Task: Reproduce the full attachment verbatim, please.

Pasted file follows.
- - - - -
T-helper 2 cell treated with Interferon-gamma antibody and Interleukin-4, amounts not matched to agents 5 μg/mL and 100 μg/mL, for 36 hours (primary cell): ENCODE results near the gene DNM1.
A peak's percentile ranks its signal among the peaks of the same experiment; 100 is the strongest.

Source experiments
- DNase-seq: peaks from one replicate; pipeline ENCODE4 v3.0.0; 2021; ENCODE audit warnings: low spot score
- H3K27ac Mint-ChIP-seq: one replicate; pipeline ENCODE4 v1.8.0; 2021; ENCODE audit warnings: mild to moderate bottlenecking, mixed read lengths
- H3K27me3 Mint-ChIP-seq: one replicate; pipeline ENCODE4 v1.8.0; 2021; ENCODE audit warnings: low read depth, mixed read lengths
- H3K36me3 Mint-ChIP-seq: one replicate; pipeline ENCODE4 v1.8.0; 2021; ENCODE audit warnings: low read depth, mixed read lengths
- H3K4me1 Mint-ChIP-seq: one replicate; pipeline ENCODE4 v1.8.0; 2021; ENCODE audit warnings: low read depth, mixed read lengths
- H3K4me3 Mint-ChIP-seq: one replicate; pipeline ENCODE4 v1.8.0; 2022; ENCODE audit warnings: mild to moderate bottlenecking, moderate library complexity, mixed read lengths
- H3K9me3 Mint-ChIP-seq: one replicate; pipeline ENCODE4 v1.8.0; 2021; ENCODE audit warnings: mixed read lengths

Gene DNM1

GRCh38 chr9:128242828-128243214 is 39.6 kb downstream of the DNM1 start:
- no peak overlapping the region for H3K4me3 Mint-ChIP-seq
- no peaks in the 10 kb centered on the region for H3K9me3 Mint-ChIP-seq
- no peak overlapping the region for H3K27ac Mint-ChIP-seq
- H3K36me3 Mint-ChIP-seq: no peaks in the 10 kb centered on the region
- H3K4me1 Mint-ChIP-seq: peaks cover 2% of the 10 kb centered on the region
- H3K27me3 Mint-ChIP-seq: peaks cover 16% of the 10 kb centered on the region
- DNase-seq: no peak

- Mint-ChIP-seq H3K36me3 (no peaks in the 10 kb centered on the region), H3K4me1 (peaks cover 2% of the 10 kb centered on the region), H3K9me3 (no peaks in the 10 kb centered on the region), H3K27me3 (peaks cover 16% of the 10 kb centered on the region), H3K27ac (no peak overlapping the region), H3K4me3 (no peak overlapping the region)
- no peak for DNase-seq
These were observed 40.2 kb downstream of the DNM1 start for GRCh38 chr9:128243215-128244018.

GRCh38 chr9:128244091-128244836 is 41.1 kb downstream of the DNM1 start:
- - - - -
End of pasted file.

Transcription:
T-helper 2 cell treated with Interferon-gamma antibody and Interleukin-4, amounts not matched to agents 5 μg/mL and 100 μg/mL, for 36 hours (primary cell): ENCODE results near the gene DNM1.
A peak's percentile ranks its signal among the peaks of the same experiment; 100 is the strongest.

Source experiments
- DNase-seq: peaks from one replicate; pipeline ENCODE4 v3.0.0; 2021; ENCODE audit warnings: low spot score
- H3K27ac Mint-ChIP-seq: one replicate; pipeline ENCODE4 v1.8.0; 2021; ENCODE audit warnings: mild to moderate bottlenecking, mixed read lengths
- H3K27me3 Mint-ChIP-seq: one replicate; pipeline ENCODE4 v1.8.0; 2021; ENCODE audit warnings: low read depth, mixed read lengths
- H3K36me3 Mint-ChIP-seq: one replicate; pipeline ENCODE4 v1.8.0; 2021; ENCODE audit warnings: low read depth, mixed read lengths
- H3K4me1 Mint-ChIP-seq: one replicate; pipeline ENCODE4 v1.8.0; 2021; ENCODE audit warnings: low read depth, mixed read lengths
- H3K4me3 Mint-ChIP-seq: one replicate; pipeline ENCODE4 v1.8.0; 2022; ENCODE audit warnings: mild to moderate bottlenecking, moderate library complexity, mixed read lengths
- H3K9me3 Mint-ChIP-seq: one replicate; pipeline ENCODE4 v1.8.0; 2021; ENCODE audit warnings: mixed read lengths

Gene DNM1

GRCh38 chr9:128242828-128243214 is 39.6 kb downstream of the DNM1 start:
- no peak overlapping the region for H3K4me3 Mint-ChIP-seq
- no peaks in the 10 kb centered on the region for H3K9me3 Mint-ChIP-seq
- no peak overlapping the region for H3K27ac Mint-ChIP-seq
- H3K36me3 Mint-ChIP-seq: no peaks in the 10 kb centered on the region
- H3K4me1 Mint-ChIP-seq: peaks cover 2% of the 10 kb centered on the region
- H3K27me3 Mint-ChIP-seq: peaks cover 16% of the 10 kb centered on the region
- DNase-seq: no peak

- Mint-ChIP-seq H3K36me3 (no peaks in the 10 kb centered on the region), H3K4me1 (peaks cover 2% of the 10 kb centered on the region), H3K9me3 (no peaks in the 10 kb centered on the region), H3K27me3 (peaks cover 16% of the 10 kb centered on the region), H3K27ac (no peak overlapping the region), H3K4me3 (no peak overlapping the region)
- no peak for DNase-seq
These were observed 40.2 kb downstream of the DNM1 start for GRCh38 chr9:128243215-128244018.

GRCh38 chr9:128244091-128244836 is 41.1 kb downstream of the DNM1 start: